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When the state passed laws in June 2019 to help control increasing automobile insurance prices, like anything in life, for consumers there will be positives and negatives.  Part of the law took effect immediately, but the main areas affecting pricing don’t take effect until July 2020.  Insurance carriers, state regulators, and agents are still sorting out the nuts and bolts, but there are a few areas of clarity that are starting to become apparent.

To set the stage, a few terms to be aware of are:

“PIP” or Personal Injury Protection is the currently required and unlimited portion of your auto coverage.  It’s designed to not only pay medical expenses for you after a car accident, but also items like lost wages if you can’t work, replacement services for things you can no longer do, and the like.

“MCCA” or the Michigan Catastrophic Claims Authority assessment is the fee that insurers pay into this statewide fund to pay for large catastrophic PIP medical claims, which is currently collected from you the consumer at $220/year per vehicle on your insurance policy.

“BI/PD” or Bodily Injury / Property Damage Liability covers you if you’re sued for damages to others from a car accident.  This is intended to keep you from having to pay for damages of another out of pocket if you get sued.  Currently the state only requires drivers to have $20,000 per person and $40,000 per accident limits, which is pretty low.

So back to the areas of clarity related to the law passed by the state:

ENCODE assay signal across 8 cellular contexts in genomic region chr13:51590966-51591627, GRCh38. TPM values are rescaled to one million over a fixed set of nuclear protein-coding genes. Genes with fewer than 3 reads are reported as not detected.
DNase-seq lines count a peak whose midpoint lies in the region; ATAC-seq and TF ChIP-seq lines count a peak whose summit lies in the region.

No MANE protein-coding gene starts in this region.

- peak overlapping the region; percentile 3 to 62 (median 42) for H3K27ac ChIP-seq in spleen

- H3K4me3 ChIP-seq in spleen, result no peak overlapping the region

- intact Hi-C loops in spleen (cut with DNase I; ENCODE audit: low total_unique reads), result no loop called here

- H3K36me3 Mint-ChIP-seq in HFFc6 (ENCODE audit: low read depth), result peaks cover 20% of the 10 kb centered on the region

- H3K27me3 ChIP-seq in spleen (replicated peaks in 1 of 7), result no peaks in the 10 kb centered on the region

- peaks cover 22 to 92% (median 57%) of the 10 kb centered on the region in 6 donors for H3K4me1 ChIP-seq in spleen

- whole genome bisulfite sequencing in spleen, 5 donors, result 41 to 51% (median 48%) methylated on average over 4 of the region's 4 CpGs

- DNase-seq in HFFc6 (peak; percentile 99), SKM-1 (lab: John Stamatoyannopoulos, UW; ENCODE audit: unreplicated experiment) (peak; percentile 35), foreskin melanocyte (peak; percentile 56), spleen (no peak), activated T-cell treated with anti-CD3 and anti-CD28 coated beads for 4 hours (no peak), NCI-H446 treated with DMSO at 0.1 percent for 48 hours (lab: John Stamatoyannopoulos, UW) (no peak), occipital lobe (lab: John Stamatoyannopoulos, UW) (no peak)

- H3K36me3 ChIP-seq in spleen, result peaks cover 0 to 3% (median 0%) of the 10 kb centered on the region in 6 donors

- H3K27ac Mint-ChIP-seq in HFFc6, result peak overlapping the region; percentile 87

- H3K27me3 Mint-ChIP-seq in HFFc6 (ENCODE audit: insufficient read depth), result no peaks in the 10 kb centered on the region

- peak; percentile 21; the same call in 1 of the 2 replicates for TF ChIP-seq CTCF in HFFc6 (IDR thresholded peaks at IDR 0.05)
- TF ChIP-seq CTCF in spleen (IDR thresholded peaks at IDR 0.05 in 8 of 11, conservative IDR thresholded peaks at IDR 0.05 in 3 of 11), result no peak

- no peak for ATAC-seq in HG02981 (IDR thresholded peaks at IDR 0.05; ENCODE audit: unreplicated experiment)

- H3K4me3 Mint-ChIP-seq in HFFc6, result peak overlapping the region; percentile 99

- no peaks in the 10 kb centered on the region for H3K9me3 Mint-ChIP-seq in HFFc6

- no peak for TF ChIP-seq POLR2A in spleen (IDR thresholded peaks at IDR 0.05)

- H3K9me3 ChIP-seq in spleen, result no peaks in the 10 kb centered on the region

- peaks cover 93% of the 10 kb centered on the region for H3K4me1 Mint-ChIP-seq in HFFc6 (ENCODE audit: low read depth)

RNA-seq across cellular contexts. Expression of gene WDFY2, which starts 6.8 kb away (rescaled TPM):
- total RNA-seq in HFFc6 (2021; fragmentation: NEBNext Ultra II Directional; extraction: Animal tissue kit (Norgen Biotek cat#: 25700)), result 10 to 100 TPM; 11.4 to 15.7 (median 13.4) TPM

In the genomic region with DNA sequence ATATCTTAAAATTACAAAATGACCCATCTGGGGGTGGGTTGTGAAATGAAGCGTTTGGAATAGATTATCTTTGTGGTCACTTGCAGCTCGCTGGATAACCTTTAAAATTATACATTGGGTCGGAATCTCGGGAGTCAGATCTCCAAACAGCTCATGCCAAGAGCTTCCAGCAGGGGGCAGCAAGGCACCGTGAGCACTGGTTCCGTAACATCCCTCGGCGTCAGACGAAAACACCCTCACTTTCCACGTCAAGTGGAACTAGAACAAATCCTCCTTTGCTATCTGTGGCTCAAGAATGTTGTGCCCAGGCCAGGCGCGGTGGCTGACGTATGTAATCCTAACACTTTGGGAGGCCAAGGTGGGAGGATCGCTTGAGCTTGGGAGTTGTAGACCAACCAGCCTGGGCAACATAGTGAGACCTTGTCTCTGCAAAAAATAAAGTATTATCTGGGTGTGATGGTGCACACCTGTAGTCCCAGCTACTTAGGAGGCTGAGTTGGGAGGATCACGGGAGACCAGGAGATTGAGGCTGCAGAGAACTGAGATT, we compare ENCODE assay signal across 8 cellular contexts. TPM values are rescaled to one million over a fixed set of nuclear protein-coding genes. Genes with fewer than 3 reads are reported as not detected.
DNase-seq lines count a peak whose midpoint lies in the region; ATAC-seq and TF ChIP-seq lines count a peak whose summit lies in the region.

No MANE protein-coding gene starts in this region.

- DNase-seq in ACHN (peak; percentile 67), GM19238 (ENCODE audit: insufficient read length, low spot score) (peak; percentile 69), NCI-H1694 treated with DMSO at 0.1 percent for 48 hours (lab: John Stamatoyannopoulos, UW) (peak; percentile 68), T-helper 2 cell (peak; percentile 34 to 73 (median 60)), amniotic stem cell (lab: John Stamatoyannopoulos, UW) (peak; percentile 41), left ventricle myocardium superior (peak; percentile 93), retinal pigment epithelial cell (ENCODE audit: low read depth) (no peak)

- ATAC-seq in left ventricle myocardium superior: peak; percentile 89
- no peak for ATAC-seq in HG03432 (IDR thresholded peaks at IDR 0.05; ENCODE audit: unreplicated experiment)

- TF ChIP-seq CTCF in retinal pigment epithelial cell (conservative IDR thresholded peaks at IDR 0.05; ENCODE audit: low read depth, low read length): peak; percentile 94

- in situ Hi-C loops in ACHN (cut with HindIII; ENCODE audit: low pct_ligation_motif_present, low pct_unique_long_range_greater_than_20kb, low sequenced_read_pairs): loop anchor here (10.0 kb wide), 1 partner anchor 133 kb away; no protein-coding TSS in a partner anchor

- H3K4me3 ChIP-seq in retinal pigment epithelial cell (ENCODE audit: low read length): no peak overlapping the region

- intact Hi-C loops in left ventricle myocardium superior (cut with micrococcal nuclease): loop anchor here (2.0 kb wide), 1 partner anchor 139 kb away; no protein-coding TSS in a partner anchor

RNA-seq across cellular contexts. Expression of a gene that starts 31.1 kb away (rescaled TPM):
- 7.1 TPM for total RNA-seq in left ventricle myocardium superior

PIP Coverage isn’t as broad as it used to be.  This took effect already.  Drivers on your policy may no longer qualify for PIP benefits on your policy, such as family members who live outside the home (ie- children who have moved out), or residents of the home who aren’t related (ie - boyfriend/girlfriend).  Even if they are listed as a permissible driver on your policy, they likely may not qualify for your PIP benefits going forward.

Your renewal later in 2020 should go down, even if you do nothing.  The state’s annual MCCA fee has just been announced to decrease by over half, from $220/car now down to $100/car.  PIP rates are also required to decrease a bit due to new cost containment portions of the law, so even if you keep the unlimited PIP and “do nothing”, you should eventually see a price decrease later in 2020.

You will be able to choose to drop down from the unlimited PIP benefits in exchange for cost savings.  The savings might not be worth what you give up, so be careful when weighing your options.  If you do drop down, the state is requiring that you sign a new form each time your policy renews, so expect a lot more state-required paperwork in 2020 and beyond.

Minimum BI/PD limits are required to move up to $50,000/$100,000 from the current $20,000/$40,000.  But, since the law also requires you to sign for any limits under $250,000/$500,000, your auto insurance renewal will likely move you to these limits if you’re below them now, unless you sign more state-required paperwork to opt lower.  But moreover the new state law lowers the threshold at which we can sue one another for car accident injuries, plus with people driving around with lowered or no PIP coverage to help them pay their medical bills, it’s expected that car accidents will result in many more and higher dollar lawsuits.  Your odds of being sued are greatly increased under this new state law so you should strongly consider increasing your BI/PD liability limits or even an umbrella liability policy.

While it’s true the new law should save most of us money later in 2020 and beyond, there are several pitfalls that we should all understand as these laws take effect.  You can reach out to your state legislators with questions or concerns about the law, as there has been talk of possibly fixing a few of the pieces that are negatives for consumers.  You can also speak with your insurance agent about how the new laws impact you, or contact us here at Hardt Insurance for help with your automobile insurance needs.

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